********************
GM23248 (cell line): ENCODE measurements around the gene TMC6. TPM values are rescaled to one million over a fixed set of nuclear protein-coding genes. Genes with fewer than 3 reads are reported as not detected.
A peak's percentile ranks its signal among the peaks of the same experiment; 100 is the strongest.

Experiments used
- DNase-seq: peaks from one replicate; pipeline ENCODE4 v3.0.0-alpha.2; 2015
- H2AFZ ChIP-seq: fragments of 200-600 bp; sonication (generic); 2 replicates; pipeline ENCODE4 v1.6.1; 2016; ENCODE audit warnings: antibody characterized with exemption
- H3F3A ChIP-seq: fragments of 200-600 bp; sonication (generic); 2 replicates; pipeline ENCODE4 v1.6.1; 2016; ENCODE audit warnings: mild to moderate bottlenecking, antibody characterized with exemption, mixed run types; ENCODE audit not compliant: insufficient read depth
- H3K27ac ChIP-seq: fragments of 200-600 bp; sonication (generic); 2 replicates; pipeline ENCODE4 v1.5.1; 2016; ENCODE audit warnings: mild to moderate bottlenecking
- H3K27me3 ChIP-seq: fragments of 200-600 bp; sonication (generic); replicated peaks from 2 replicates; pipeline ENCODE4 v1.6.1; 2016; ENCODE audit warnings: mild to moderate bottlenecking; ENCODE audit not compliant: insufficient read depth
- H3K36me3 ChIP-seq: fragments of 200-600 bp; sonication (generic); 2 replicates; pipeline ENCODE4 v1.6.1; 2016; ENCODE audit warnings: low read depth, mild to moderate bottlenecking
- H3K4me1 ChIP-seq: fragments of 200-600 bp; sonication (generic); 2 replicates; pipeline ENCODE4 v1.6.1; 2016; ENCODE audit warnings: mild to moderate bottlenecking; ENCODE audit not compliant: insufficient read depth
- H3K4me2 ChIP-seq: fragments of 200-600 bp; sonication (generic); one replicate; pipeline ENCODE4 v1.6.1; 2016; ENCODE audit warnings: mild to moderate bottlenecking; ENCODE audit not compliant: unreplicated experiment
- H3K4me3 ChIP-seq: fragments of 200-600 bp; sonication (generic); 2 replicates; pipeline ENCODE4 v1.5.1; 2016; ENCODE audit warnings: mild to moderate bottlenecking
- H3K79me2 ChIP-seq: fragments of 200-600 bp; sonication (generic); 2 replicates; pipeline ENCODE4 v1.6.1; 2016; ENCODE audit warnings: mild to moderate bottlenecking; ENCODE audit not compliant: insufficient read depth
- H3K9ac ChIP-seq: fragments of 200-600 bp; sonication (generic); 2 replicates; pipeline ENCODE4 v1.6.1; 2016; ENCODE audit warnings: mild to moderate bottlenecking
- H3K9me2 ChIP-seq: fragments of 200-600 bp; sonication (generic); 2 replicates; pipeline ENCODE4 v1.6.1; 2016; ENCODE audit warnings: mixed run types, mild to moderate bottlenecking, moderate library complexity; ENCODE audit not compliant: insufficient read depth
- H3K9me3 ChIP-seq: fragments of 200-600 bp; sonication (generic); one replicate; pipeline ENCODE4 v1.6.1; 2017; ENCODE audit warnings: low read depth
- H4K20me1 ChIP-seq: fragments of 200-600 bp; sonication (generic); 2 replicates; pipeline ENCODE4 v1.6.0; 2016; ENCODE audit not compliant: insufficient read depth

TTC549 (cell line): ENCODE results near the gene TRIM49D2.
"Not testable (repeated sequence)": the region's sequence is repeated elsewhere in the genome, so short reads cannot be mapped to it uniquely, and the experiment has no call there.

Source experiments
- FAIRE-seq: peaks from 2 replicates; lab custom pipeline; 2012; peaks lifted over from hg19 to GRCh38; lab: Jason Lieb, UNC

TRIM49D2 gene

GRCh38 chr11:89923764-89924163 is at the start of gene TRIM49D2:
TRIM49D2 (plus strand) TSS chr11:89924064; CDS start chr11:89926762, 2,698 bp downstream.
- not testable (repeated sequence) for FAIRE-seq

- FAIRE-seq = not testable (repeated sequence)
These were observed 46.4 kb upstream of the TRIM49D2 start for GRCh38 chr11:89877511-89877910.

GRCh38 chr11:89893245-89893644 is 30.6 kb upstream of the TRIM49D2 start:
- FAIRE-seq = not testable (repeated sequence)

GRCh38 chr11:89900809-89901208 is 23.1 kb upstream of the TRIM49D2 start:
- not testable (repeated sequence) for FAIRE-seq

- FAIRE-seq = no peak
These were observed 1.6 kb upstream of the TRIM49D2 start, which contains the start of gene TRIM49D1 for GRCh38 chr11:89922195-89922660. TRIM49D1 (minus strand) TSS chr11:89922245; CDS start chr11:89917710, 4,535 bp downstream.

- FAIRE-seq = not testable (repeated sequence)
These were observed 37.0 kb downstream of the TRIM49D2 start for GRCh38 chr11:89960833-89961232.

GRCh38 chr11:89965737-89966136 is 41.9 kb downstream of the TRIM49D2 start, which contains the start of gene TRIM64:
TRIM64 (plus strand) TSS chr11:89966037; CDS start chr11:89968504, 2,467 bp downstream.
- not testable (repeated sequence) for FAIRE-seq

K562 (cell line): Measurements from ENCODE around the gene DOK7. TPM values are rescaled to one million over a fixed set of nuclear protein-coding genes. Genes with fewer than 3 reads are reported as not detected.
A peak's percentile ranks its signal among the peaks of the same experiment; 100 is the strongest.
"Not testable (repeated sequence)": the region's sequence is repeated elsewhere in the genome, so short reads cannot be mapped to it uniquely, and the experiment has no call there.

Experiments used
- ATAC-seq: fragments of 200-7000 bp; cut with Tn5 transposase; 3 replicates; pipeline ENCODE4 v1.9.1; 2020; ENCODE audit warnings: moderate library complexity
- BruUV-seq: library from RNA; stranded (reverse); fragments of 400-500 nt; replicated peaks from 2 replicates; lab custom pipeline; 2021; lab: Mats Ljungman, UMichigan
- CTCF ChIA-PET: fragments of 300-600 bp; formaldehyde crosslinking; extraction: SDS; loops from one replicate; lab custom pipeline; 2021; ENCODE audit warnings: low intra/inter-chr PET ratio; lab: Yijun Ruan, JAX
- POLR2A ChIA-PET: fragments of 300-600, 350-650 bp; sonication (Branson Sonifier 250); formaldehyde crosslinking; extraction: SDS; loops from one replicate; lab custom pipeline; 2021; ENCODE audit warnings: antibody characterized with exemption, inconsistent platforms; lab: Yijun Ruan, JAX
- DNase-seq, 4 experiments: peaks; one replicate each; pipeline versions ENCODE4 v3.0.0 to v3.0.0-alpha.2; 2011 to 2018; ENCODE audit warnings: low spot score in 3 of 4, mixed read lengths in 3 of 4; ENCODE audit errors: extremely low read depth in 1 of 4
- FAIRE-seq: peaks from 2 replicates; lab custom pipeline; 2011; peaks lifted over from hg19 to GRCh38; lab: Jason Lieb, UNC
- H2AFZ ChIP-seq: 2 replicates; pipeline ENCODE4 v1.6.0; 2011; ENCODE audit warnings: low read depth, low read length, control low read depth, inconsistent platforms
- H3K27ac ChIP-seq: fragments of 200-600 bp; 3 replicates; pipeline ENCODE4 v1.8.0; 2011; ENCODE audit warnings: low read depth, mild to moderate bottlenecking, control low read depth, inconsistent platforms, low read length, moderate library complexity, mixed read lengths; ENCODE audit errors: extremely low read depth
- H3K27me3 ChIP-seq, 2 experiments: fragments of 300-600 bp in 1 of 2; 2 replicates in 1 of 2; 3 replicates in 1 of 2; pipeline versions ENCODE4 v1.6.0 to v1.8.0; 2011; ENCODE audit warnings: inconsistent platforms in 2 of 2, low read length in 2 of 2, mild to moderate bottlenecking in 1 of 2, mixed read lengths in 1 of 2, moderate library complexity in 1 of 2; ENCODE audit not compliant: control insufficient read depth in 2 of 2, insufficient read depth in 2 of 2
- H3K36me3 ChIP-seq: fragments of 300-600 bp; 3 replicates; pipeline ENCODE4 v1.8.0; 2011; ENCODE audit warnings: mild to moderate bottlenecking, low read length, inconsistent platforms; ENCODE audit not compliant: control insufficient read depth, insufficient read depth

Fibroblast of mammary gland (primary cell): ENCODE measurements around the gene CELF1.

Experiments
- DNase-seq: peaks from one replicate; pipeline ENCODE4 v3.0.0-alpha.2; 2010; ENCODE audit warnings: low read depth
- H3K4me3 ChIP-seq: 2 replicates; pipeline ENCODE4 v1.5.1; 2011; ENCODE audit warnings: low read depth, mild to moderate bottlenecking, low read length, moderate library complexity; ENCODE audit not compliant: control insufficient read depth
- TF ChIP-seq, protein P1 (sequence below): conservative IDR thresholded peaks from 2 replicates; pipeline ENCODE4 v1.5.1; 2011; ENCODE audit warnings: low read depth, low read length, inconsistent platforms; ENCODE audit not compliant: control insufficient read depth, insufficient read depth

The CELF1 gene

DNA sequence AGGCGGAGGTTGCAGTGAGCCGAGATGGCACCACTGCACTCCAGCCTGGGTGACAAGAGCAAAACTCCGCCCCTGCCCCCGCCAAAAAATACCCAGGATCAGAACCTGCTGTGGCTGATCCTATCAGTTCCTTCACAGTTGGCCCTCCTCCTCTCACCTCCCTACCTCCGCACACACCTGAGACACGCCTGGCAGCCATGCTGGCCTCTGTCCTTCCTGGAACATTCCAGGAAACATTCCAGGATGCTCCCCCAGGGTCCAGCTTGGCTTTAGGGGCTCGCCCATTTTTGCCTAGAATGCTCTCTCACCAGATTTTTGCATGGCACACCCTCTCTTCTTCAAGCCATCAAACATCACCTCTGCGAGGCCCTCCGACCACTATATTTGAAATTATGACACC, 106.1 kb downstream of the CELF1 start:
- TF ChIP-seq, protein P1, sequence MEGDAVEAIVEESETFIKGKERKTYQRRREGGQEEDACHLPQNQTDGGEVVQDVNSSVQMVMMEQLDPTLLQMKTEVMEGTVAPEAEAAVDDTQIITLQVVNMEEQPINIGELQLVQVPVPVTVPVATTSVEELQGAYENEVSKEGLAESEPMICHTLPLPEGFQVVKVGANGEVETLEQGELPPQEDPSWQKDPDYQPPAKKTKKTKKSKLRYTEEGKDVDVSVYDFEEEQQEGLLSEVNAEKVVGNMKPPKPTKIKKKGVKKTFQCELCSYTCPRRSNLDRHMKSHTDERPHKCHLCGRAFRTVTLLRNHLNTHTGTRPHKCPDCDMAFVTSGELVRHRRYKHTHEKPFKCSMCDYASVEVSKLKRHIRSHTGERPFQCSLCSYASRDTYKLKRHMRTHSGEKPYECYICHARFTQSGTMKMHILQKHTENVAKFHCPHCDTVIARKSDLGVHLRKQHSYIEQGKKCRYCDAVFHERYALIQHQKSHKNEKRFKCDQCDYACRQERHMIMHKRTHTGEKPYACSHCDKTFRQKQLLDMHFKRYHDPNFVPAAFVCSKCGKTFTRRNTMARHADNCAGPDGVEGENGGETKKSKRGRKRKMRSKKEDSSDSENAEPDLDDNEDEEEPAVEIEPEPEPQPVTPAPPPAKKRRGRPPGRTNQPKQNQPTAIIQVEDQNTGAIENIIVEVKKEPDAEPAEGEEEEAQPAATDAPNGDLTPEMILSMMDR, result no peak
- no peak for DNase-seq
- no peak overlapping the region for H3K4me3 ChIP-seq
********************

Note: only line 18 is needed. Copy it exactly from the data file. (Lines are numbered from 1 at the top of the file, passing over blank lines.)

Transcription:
TTC549 (cell line): ENCODE results near the gene TRIM49D2.